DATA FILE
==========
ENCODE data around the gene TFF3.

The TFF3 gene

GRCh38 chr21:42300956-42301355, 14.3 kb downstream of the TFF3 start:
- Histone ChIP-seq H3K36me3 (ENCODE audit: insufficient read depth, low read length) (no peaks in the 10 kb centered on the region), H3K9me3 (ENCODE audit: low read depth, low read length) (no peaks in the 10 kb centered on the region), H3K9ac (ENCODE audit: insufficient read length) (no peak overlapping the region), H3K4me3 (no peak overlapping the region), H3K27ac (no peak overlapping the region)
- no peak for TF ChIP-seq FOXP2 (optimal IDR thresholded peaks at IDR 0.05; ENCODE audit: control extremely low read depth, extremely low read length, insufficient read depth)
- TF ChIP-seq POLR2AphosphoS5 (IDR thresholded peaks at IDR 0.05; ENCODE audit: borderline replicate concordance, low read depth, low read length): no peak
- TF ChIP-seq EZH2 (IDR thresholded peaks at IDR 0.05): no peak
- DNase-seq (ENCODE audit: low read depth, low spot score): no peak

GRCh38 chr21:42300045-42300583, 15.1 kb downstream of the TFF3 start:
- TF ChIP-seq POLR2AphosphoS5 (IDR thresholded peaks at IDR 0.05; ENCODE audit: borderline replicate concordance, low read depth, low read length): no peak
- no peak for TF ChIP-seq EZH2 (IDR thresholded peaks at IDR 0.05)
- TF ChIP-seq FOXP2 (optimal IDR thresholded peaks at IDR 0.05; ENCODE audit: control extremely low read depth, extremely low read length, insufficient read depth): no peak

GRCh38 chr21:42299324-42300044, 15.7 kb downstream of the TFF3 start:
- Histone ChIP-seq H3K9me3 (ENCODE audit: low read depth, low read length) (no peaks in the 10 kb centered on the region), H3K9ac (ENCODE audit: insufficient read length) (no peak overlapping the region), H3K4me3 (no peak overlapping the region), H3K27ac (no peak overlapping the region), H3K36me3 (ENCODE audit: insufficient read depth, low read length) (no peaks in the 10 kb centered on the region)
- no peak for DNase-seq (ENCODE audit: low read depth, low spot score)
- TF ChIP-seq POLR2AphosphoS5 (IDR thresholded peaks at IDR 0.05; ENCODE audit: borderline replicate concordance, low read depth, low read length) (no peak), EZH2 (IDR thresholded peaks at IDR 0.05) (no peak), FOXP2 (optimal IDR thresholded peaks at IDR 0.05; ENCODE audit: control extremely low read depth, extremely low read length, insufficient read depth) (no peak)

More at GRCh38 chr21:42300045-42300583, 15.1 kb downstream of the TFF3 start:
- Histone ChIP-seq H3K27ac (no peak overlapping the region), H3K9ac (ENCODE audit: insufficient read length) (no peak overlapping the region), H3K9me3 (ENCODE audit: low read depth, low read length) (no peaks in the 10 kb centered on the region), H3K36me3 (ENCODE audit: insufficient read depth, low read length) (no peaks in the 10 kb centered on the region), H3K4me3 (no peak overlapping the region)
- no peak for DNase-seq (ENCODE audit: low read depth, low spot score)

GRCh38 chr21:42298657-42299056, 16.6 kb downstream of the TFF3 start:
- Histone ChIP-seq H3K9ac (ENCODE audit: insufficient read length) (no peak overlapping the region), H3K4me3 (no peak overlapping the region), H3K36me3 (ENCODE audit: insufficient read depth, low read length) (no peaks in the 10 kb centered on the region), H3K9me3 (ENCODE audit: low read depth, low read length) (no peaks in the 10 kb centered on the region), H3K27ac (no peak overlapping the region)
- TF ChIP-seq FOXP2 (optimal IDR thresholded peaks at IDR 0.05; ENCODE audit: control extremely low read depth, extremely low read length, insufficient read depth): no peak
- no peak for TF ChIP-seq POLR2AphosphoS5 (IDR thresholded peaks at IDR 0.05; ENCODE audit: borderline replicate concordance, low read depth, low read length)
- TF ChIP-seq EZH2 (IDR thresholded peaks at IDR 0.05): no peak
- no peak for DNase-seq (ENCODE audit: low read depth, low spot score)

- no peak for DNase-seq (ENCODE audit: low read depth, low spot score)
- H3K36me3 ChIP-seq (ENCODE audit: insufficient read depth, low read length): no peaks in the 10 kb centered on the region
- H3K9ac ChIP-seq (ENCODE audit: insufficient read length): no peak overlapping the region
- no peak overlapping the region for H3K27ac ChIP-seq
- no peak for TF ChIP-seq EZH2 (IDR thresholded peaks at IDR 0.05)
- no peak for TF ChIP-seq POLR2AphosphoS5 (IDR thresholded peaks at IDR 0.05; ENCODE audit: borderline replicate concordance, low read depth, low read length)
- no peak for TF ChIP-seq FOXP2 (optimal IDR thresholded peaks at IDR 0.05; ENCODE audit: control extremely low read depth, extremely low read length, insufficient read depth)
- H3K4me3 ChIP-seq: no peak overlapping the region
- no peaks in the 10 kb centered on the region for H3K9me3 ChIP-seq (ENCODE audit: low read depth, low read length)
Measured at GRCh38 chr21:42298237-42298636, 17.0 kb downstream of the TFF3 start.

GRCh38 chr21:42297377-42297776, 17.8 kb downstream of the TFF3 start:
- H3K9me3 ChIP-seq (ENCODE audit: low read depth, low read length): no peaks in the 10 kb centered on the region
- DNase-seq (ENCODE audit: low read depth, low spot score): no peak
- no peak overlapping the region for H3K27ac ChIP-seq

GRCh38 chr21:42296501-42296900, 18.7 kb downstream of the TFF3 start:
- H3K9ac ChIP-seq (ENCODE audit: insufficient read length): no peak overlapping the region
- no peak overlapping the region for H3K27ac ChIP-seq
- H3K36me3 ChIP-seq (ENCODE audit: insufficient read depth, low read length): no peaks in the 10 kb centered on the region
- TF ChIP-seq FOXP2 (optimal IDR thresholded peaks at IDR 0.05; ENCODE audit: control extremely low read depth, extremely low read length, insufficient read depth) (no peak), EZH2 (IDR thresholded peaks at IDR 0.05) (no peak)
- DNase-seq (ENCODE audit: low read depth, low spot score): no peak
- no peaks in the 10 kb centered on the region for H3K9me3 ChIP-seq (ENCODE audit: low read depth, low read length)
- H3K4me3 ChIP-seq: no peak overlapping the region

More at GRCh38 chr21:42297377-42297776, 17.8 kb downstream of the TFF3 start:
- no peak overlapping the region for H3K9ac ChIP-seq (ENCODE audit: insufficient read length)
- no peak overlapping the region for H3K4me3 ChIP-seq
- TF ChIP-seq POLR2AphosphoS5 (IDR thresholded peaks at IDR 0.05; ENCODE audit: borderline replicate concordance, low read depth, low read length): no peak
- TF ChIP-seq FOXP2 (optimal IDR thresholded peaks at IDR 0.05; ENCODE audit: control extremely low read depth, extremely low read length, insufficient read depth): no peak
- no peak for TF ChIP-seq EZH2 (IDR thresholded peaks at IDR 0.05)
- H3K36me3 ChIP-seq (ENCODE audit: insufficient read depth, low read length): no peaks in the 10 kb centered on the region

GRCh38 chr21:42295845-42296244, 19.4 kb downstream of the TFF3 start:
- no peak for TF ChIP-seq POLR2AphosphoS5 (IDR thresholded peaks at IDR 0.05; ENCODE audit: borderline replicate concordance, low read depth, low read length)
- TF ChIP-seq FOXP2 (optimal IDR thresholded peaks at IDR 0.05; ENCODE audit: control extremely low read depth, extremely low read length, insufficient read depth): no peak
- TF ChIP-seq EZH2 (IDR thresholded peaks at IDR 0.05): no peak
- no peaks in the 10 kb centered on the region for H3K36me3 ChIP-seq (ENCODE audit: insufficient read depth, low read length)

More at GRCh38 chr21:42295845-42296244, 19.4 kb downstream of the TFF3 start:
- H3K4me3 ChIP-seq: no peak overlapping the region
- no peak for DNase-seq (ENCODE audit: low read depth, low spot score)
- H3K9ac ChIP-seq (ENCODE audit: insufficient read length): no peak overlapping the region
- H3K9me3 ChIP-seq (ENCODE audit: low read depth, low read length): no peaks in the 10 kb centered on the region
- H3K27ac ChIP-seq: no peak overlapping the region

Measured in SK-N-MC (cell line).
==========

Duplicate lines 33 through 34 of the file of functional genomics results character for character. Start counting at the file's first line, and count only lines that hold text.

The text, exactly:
- H3K4me3 ChIP-seq: no peak overlapping the region
- no peaks in the 10 kb centered on the region for H3K9me3 ChIP-seq (ENCODE audit: low read depth, low read length)